Your book advance will be based on the profit and loss tabulations, research, surveys, bookspan searches that are used to guestimate what the book will earn. If the book advance (or printing) exceeds the sales—no matter how many copies are sold, no matter how well reviewed—the book costs the publisher, and this impacts your ability to publish future works.

4) Today’s publishers want buy-back commitments.

Authors who buy and sell copies of their books outside of trade channels through grassroots efforts, websites, professional organizations, specialty and retail catalogs, or corporate gifts as deep-discount copies, for example, are increasingly important to publishers. This can mean investing personal monies up front before recouping through sales of the book.

5) Your author income is separate from your writing dreams.

Income that allows you to quit your day job may come in unexpected and circuitous ways, not in the way you anticipated. You may find yourself giving workshops and seminars or participating in readings or academic panels. Many authors are asked to teach and find new careers in academe. Authors often become go-to girls or go-to guys as talking heads or media experts. I see authors make themistake of investing only in The Big Book. Other writing outlets serve to develop you as a writer and build your platform as an author, too.

About the Author

A literary agent with the Sarah Jane Freymann Literary Agency, Katharine Sands has worked with a varied list of authors who publish a diverse array of books.

She represents a wide range of clients who publish a diverse array of books. Nonfiction highlights include: The SAT Word Slam; Taxpertise: Dirty Little Secrets the IRS Doesn’t Want You to Know; The House Handbook; Hands Off My Belly: The Pregnant Woman’s Guide to Myths, Mothers and Moods; The Complete Book of Teenage Plastic Surgery by Dr. Frederick Lukash, XTC: SongStories; Under the Hula Moon (as co-agent); The Tao of Beauty: Chinese Herbal Secrets to Looking Good and Feeling Great by Ford model Helen Lee; Make Up. Don’t Break Up by five-time Oprah guest Dr. Bonnie Eaker Weil, Give Me That Online Religion by Dr. Brenda Brasher; Elvis and You: Your Guide to the Pleasures of Being an Elvis Fan; The New Low-Country Cooking by Chef Marvin Woods, The Compete Book on International Adoption: A Step-by-Step Guide to Finding Your Child by Dawn Davenport; CityTripping: a Guide for Nighthawks, Foodies, Culture Vultures, Fashion Fetishist, and the Generally Style-Obsessed by Tom Dolby, among many others.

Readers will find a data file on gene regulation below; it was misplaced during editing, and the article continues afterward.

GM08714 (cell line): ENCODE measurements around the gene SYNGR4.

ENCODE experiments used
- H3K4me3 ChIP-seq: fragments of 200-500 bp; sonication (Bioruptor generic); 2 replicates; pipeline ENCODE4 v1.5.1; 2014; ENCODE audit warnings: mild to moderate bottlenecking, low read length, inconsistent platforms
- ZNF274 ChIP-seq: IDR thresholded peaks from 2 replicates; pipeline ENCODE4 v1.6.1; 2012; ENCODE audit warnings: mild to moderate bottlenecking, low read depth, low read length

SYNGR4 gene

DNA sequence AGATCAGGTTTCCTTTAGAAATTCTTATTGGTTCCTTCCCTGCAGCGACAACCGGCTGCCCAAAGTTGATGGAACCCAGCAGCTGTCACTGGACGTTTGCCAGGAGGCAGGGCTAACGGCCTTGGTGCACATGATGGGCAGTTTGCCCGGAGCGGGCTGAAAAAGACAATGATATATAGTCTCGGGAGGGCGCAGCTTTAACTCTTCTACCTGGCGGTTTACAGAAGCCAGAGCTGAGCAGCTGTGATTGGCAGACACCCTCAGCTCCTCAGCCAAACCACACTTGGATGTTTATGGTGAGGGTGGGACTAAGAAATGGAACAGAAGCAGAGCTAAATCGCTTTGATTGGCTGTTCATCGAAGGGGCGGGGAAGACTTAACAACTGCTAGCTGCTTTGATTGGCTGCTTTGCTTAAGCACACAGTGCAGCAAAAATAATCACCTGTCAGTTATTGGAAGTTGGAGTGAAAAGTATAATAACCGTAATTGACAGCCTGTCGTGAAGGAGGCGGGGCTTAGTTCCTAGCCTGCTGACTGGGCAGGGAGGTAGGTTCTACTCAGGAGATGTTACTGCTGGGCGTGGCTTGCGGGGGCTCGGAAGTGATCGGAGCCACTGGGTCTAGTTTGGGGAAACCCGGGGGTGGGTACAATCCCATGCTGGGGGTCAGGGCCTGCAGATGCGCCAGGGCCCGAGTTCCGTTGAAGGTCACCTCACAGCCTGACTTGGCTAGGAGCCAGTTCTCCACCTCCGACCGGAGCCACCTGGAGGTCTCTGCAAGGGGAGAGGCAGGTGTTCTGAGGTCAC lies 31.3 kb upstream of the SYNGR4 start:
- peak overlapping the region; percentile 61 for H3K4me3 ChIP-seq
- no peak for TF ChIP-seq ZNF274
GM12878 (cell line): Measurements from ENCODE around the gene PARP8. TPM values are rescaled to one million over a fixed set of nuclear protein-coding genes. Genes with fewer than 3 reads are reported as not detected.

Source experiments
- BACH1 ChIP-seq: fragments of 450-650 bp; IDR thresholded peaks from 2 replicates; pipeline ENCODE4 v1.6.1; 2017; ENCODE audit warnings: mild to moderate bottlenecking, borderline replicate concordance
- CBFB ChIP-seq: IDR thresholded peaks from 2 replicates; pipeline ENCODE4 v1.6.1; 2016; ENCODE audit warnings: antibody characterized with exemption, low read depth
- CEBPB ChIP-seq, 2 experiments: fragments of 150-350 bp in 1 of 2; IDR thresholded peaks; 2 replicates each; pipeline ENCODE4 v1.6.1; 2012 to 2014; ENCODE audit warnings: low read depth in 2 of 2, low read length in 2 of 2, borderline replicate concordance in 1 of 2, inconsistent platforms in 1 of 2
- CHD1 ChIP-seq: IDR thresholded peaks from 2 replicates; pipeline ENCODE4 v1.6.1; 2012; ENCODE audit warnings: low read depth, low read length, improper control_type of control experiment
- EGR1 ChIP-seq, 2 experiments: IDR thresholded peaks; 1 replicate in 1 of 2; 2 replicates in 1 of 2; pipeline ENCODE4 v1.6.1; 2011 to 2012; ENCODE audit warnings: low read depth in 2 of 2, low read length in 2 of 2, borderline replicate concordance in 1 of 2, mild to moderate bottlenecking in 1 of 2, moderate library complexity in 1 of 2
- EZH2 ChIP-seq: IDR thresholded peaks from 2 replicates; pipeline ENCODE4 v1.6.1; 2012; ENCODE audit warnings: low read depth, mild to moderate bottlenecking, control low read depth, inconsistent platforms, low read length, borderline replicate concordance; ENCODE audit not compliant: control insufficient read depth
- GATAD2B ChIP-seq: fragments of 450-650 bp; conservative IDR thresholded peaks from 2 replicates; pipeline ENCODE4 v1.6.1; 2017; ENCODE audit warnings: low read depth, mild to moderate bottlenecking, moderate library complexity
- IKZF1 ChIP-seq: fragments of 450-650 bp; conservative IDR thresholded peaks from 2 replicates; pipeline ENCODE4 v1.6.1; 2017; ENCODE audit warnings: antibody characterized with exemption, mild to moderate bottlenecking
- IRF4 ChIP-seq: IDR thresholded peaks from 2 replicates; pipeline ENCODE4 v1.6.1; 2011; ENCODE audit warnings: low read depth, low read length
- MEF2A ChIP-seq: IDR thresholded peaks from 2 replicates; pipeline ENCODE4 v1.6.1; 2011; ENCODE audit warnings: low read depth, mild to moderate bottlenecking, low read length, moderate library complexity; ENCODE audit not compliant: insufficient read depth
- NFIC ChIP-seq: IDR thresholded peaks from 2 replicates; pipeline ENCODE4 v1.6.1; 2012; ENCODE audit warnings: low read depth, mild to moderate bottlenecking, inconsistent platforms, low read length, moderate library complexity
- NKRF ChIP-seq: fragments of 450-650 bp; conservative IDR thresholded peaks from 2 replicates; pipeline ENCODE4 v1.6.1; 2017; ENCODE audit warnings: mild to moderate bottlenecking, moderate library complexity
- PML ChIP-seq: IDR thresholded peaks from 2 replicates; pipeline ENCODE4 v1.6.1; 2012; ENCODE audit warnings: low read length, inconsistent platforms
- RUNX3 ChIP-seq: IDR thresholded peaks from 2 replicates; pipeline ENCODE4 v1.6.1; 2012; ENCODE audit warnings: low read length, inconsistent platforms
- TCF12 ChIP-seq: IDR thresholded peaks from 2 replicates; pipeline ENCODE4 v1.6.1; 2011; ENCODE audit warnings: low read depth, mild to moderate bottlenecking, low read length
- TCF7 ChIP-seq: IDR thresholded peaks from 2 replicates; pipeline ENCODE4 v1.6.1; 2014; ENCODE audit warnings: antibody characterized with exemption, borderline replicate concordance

She is the agent provocateur of Making the Perfect Pitch: How to Catch a Literary Agent’s Eye, a collection of pitching wisdom from leading literary agents. Actively building her client list, she likes books that have a clear benefit for readers’ lives in categories of food, travel, lifestyle, home arts, beauty, wisdom, relationships, parenting, and fresh looks which might be at issues, life challenges or popular culture. For compelling reads in faction, memoir and femoir, she like to be transported to a world rarely or newly observed; for fiction, she wants to be compelled and propelled…